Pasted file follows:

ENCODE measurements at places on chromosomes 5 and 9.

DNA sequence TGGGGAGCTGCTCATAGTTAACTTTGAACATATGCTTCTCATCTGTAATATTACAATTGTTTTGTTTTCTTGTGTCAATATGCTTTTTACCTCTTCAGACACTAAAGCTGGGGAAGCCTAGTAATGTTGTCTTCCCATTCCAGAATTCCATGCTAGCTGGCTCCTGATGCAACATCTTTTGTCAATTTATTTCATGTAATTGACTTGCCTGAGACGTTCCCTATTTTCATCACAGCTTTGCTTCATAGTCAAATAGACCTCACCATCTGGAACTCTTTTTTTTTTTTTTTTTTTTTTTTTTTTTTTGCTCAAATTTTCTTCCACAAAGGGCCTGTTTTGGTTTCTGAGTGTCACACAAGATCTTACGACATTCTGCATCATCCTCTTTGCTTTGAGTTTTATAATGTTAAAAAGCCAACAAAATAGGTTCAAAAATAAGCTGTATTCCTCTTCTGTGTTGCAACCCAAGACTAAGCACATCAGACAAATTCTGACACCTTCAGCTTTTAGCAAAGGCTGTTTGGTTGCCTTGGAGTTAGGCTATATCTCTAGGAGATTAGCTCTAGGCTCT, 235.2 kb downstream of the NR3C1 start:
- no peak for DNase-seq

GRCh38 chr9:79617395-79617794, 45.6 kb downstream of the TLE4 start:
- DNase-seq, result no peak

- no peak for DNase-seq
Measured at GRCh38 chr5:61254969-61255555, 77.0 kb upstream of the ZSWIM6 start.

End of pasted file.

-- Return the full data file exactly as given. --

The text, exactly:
ENCODE measurements at places on chromosomes 5 and 9.

DNA sequence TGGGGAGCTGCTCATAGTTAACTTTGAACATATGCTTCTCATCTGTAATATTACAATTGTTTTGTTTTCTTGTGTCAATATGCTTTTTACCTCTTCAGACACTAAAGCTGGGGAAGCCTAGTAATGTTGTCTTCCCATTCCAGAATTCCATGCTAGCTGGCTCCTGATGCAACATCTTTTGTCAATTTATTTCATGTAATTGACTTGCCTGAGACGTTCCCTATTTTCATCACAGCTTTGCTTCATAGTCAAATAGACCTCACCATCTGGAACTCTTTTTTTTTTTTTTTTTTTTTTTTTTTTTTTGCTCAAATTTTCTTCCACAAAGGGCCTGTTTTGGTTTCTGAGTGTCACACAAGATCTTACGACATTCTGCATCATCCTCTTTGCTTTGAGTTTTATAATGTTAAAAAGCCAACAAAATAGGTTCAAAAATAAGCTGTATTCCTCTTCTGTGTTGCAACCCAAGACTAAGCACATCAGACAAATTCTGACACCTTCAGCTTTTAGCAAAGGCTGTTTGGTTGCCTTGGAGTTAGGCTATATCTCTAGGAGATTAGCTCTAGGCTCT, 235.2 kb downstream of the NR3C1 start:
- no peak for DNase-seq

GRCh38 chr9:79617395-79617794, 45.6 kb downstream of the TLE4 start:
- DNase-seq, result no peak

- no peak for DNase-seq
Measured at GRCh38 chr5:61254969-61255555, 77.0 kb upstream of the ZSWIM6 start.